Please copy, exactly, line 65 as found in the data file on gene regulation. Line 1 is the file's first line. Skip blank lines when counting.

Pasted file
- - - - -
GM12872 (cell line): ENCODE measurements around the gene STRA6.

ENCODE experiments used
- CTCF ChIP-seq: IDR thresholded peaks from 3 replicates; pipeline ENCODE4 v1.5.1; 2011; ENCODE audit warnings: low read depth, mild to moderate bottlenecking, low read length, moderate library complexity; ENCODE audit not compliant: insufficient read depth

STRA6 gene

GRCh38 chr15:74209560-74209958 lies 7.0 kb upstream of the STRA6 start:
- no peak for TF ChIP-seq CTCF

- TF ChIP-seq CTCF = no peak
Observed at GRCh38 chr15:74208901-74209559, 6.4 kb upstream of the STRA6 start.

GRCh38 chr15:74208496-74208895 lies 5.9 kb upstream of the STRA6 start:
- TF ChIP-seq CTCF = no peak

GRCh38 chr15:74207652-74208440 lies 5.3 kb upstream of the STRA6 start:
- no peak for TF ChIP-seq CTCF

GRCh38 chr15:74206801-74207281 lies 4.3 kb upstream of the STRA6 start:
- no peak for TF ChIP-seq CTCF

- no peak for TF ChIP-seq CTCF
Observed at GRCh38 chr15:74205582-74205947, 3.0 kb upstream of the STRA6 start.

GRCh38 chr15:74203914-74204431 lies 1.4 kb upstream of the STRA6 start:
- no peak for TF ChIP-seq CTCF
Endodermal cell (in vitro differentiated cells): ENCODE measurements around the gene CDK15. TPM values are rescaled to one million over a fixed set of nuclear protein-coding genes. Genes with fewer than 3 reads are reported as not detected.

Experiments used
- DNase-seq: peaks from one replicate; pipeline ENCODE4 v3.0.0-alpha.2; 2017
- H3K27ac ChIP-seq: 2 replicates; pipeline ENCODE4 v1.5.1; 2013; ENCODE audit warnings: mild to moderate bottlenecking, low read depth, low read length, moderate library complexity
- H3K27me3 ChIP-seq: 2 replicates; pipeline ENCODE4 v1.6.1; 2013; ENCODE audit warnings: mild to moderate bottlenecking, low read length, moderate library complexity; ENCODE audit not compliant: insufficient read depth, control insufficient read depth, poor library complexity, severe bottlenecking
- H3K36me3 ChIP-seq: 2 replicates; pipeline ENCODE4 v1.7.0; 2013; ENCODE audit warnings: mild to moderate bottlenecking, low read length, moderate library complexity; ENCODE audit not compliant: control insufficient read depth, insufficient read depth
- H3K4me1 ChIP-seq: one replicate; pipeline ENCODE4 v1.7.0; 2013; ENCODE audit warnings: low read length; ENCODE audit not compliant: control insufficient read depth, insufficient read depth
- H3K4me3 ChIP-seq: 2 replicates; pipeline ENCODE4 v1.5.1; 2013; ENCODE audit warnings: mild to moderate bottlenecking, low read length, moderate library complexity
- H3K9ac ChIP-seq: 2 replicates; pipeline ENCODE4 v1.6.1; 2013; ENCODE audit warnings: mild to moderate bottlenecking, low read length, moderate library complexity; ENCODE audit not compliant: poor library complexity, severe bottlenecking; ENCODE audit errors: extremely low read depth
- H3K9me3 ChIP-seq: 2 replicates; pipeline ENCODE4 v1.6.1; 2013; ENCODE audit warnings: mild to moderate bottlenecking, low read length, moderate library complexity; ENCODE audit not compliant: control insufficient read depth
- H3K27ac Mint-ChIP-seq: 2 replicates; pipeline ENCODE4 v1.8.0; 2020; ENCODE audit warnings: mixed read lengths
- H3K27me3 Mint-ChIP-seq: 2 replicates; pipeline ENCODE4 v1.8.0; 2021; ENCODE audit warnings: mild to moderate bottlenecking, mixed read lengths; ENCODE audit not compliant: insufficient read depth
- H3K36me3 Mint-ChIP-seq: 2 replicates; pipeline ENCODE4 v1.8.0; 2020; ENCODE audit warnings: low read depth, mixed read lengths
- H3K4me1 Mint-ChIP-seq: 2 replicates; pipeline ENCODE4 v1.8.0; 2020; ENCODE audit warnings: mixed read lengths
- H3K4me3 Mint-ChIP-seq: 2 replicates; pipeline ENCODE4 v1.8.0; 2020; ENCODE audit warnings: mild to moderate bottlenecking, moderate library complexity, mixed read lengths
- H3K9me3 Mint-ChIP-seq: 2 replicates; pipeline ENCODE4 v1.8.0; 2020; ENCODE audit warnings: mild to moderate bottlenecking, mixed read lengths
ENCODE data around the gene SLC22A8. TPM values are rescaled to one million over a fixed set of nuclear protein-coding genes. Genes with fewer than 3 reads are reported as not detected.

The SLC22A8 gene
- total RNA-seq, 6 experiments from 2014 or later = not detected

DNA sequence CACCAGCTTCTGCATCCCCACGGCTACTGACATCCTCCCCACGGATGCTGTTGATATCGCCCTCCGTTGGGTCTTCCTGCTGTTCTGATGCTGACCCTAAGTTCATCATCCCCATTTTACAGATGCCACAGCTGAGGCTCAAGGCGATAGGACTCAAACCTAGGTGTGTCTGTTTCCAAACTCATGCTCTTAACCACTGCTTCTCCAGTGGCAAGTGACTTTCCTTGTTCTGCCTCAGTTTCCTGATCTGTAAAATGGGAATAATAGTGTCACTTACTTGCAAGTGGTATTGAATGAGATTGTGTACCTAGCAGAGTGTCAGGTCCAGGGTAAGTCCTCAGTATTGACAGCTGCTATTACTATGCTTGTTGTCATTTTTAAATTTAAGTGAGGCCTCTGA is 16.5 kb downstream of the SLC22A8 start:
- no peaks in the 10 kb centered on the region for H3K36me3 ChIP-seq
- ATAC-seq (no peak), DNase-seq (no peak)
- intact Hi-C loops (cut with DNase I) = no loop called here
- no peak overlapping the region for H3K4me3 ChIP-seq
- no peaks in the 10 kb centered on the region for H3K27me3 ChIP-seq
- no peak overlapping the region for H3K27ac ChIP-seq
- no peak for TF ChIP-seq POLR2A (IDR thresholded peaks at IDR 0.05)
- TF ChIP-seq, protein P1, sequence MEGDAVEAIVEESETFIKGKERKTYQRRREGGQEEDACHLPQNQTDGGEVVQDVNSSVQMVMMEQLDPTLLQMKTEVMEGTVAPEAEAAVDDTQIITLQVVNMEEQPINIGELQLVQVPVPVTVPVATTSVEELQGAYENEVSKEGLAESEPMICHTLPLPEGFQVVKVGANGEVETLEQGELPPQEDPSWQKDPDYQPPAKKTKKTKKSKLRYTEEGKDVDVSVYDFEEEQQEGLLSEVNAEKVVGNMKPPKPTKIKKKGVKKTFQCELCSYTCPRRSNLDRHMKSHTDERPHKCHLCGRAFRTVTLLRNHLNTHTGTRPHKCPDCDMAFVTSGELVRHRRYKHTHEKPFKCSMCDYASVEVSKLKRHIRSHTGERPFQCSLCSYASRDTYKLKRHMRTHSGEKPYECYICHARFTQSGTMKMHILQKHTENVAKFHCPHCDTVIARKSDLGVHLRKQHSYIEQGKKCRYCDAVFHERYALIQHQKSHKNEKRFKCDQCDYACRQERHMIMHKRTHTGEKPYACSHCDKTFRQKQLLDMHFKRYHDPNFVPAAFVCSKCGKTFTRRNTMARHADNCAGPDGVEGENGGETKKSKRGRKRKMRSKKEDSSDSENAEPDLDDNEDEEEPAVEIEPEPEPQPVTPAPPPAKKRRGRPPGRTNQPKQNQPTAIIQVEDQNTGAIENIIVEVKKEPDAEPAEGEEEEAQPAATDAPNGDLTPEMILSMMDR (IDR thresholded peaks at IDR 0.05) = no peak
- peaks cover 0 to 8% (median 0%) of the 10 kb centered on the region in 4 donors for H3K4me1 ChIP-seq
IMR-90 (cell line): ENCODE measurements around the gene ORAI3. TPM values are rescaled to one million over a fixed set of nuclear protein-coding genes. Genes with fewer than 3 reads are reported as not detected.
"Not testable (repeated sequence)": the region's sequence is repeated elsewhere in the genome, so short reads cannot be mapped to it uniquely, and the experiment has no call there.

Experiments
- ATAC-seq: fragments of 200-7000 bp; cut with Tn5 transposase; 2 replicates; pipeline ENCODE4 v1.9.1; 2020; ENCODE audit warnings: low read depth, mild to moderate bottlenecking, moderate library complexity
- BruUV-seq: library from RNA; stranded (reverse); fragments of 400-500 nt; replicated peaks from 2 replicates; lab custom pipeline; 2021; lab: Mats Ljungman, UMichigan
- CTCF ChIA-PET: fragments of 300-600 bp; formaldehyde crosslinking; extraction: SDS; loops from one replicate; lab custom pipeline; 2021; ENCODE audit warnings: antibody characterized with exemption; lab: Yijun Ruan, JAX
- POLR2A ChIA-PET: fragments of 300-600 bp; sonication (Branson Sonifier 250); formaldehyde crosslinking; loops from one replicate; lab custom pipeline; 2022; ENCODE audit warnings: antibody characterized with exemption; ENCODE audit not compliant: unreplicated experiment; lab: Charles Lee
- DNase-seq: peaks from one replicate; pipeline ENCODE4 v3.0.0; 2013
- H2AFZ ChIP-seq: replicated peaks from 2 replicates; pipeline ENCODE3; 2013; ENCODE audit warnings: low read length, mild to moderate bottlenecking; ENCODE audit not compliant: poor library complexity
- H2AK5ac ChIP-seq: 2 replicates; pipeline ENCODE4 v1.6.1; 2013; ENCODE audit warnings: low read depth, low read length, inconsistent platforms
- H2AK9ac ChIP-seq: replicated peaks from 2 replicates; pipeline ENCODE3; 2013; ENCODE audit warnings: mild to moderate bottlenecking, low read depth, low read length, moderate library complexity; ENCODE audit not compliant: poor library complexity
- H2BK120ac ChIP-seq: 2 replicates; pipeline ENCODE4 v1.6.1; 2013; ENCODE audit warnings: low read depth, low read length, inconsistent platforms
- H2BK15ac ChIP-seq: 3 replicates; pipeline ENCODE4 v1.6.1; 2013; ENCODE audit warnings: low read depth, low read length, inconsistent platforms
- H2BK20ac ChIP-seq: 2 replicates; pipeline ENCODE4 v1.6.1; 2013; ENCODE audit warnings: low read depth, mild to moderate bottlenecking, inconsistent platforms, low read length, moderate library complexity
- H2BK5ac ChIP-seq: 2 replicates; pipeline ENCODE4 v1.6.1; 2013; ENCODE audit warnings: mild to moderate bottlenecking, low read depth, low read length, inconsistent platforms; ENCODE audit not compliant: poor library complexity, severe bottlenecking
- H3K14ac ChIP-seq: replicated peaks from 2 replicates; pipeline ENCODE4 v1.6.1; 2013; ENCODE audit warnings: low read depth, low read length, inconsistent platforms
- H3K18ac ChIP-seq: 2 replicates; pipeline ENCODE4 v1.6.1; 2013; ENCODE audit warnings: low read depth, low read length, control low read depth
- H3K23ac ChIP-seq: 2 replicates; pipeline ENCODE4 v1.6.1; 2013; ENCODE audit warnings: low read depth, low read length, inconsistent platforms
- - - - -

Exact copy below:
- H3K23ac ChIP-seq: 2 replicates; pipeline ENCODE4 v1.6.1; 2013; ENCODE audit warnings: low read depth, low read length, inconsistent platforms